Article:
Rosenfeld," 50 Demography 955 (June 2013); Walter R. Schumm, "Comparative Relationship Stability of
Lesbian Mother and Heterosexual Mother Families: A Review of Evidence," 46 Marriage and Family
Review 499 (2010); Douglas W. Allen, "High School Graduation Rates Among Children of Same-Sex
Households," 11 Review of Economics of the Household 635 (December 2013); see Filing No. 44-1,
Index of Evid., Pakaluk Aff., attachments.
Several of those studies and testimony by the authors of those studies were found largely
"unbelievable and not worthy of consideration" and characterized as expressing a "fringe viewpoint that is
rejected by the vast majority of [the studies' authors'] colleagues across a variety of social science fields"
by the District Court in the case later reversed by the Sixth Circuit Court of Appeals and now pending
before the Supreme Court. DeBoer v. Snyder, 973 F. Supp. 2d 757, 768 (E.D. Mich.), rev'd, 772 F.3d
388 (6th Cir. 2014), cert. granted sub nom. Obergefell v. Hodges, 135 S. Ct. 1039 (2015); see also
DeBoer v. Snyder, 973 F. Supp. 2d at 767 (Daughtrey, J., dissenting) (noting the studies were given little
credence by the district court because of inherent flaws in the methods used or the intent of the authors).
Cir.) (invalidating Utah same-sex marriage ban), cert. denied, 135 S. Ct. 265 (2014);
Bishop v. Smith, 760 F.3d 1070 (10th Cir.), cert. denied, 135 S. Ct. 271 (2014)
(invalidating Oklahoma same-sex marriage ban); Latta v. Otter, 771 F.3d 456 (9th Cir.),
stay denied, 135 S. Ct. 345 (2014) (invalidating Nevada and Idaho same-sex marriage
bans); but see DeBoer v. Snyder, 772 F.3d 388 (6th Cir. 2014) (upholding Michigan
statute and constitutional amendment prohibiting same sex marriage), cert. granted sub
nom. Obergell v. Hodges, No. 14-556, 2015 WL 213646 (Jan. 16, 2015). The plaintiffs
argue the Amendment cannot withstand constitutional muster under either strict scrutiny
for deprivation of a fundamental liberty interest protected by the Due Process Clause, or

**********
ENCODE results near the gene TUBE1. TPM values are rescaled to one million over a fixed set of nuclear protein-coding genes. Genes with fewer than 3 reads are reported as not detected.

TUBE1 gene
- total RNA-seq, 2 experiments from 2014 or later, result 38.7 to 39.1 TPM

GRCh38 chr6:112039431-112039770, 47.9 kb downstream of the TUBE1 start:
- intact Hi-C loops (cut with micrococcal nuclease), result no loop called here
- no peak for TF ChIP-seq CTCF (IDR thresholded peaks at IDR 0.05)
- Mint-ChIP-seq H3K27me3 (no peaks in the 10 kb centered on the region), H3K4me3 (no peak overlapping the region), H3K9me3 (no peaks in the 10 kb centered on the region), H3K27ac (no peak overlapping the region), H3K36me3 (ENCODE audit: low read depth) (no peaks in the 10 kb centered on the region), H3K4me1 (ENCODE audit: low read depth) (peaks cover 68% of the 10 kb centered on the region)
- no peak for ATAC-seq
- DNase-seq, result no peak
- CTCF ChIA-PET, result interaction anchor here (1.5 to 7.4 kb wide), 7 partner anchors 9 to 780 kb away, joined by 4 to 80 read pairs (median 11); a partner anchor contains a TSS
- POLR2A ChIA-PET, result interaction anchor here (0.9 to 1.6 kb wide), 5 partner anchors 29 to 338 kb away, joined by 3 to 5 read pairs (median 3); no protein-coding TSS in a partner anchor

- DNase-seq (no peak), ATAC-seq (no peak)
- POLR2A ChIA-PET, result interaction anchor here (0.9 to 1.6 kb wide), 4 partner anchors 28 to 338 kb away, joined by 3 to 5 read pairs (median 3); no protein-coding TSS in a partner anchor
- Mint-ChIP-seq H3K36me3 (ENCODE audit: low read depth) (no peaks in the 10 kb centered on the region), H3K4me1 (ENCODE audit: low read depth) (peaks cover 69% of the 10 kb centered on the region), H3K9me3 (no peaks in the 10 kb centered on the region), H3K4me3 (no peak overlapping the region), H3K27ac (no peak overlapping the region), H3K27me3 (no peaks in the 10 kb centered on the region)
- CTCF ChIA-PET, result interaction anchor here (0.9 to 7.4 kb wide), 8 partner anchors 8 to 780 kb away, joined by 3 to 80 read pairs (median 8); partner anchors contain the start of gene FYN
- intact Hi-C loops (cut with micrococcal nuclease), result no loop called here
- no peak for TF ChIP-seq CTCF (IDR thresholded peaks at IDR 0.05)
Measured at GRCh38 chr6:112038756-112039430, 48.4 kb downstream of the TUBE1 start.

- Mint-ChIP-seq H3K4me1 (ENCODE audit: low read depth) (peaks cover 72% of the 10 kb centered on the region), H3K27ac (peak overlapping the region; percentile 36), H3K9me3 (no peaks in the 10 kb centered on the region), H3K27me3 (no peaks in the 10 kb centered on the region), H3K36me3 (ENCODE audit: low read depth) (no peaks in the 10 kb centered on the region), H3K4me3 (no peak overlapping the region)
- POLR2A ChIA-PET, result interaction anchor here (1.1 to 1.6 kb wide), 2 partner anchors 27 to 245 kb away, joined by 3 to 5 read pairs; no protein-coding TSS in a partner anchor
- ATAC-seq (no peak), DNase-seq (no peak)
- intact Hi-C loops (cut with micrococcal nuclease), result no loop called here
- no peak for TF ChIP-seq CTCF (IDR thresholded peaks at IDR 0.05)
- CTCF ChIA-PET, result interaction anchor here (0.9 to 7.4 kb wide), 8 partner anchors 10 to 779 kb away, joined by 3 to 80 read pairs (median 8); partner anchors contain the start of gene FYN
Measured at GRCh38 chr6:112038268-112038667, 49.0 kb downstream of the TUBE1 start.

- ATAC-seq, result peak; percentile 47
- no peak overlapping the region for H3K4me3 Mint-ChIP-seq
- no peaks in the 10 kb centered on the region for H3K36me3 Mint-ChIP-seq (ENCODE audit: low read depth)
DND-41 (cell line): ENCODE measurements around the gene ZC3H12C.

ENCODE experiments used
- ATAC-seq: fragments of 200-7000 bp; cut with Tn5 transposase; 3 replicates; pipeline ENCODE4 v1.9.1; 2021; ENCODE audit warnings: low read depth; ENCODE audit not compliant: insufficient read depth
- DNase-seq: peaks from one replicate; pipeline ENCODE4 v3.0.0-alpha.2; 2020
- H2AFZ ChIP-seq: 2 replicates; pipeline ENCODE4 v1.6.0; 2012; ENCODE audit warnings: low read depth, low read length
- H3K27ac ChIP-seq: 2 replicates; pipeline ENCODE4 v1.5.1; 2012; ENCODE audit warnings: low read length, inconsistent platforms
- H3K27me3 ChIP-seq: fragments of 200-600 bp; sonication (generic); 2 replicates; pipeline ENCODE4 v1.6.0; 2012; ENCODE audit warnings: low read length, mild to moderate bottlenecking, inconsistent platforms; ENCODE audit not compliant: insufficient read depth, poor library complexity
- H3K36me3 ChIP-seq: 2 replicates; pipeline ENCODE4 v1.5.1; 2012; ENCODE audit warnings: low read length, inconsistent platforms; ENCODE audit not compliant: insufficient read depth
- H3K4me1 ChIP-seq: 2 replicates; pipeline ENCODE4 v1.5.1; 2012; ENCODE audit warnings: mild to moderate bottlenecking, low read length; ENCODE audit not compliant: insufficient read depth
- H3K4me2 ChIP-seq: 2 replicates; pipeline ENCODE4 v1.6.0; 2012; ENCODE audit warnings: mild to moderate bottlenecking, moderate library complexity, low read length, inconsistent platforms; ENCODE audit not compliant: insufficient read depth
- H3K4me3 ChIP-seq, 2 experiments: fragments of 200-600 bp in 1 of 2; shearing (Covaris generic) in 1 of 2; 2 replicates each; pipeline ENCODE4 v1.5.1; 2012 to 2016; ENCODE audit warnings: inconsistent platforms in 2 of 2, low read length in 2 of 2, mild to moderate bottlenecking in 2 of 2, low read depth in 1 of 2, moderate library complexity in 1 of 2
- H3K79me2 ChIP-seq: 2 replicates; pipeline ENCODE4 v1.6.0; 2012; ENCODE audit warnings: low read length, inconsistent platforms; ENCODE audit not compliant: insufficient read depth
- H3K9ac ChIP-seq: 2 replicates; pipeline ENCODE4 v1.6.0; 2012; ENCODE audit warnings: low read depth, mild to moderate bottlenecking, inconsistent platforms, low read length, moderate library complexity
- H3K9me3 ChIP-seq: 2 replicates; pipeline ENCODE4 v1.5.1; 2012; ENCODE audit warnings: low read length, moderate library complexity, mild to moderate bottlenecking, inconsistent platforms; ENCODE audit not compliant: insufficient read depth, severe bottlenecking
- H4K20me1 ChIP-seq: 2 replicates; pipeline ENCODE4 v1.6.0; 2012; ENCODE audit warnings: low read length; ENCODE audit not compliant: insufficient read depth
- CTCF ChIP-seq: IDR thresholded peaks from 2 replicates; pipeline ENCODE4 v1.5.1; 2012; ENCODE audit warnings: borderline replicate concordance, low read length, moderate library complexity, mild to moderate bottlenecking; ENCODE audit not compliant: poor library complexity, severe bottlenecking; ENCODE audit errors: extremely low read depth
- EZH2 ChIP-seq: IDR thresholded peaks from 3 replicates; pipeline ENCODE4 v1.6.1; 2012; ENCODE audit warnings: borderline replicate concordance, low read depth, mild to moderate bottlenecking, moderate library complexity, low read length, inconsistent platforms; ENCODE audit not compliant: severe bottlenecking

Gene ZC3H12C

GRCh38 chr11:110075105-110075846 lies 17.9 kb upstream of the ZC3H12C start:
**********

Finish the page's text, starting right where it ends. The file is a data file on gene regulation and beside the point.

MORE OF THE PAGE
under heightened scrutiny under the Equal Protection Clause for discrimination on the
basis of their sexual orientation or gender. Further, they argue the harm they will suffer
outweighs any harm to the State and they contend that injunctive relief is in the public
In opposition to the motion, the State argues that the plaintiffs are not likely to
succeed on the merits of their claims.
It first argues that the plaintiffs' claims are
foreclosed by Supreme Court and Eighth Circuit precedent.3 It also argues that there is
no fundamental right to same-sex marriage and contends that Nebraska's marriage
laws are subject to, and easily satisfy, rational basis review. The State argues it has a
legitimate interest in “steer[ing] naturally procreative relationships into enduring unions
The State cites Windsor, 133 S. Ct. at 2691 (noting the traditional authority of the states to
regulate domestic relations matters), Baker v. Nelson, 409 U.S. 810 (1972), and Citizens for Equal Prot.
v. Bruning, 455 F.3d at 867 for this proposition.
and link[ing] children to both of their biological parents.”4 See Filing No. 43, Defendants'
Brief at 30; see Filing No. 44, Index of Evid., Ex. 1, Affidavit of Catherin Pakaluk at 3
(reviewing attached peer-reviewed studies and stating “there is not a consensus with
the scientific community that children raised by same-sex couples fare no differently
than children raised by opposite-sex couples”) (emphasis in original). In addition, the
State argues that the challenged marriage laws are not subject to heightened scrutiny
because "man-woman couples and same-sex couples are not similarly situated with
regard to the State’s interest in connecting children to both biological parents." Id. at 33.
Also, it argues that the Amendment does not impermissibly discriminate on the basis of
gender because the prohibition applies with equal force to same-sex couples of both
genders. Id. at 24.
The State also argues that the balance of harms and the public interest favor a
denial of injunctive relief. It contends it will be harmed by the inability to enforce its dulyenacted laws and argues the public has an overriding interest in having stable marriage
laws. It also contends that any grant of injunctive relief has the potential to create
confusion in local government, and will risk throwing established administrative
processes into turmoil.
At the hearing, the State orally moved for a stay of any injunction that might issue
to allow it to file an appeal.
In this connection, it argues "[o]nly sexual relationships between a man and a woman advance
the State’s interest because only those relationships naturally produce children and are able to provide
those children with both of their biological parents." Filing No. 43, Defendant's Brief at 32.